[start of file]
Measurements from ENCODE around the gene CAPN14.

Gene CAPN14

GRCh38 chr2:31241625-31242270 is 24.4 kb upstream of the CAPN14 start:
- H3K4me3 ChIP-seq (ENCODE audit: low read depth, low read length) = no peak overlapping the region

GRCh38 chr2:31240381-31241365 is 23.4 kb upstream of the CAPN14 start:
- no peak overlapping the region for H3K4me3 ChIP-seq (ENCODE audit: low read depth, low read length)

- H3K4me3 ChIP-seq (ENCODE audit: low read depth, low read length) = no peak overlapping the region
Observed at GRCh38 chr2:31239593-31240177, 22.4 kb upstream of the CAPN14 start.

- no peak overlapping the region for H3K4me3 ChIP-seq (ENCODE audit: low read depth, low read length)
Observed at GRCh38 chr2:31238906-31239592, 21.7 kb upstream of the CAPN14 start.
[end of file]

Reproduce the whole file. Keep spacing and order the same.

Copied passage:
Measurements from ENCODE around the gene CAPN14.

Gene CAPN14

GRCh38 chr2:31241625-31242270 is 24.4 kb upstream of the CAPN14 start:
- H3K4me3 ChIP-seq (ENCODE audit: low read depth, low read length) = no peak overlapping the region

GRCh38 chr2:31240381-31241365 is 23.4 kb upstream of the CAPN14 start:
- no peak overlapping the region for H3K4me3 ChIP-seq (ENCODE audit: low read depth, low read length)

- H3K4me3 ChIP-seq (ENCODE audit: low read depth, low read length) = no peak overlapping the region
Observed at GRCh38 chr2:31239593-31240177, 22.4 kb upstream of the CAPN14 start.

- no peak overlapping the region for H3K4me3 ChIP-seq (ENCODE audit: low read depth, low read length)
Observed at GRCh38 chr2:31238906-31239592, 21.7 kb upstream of the CAPN14 start.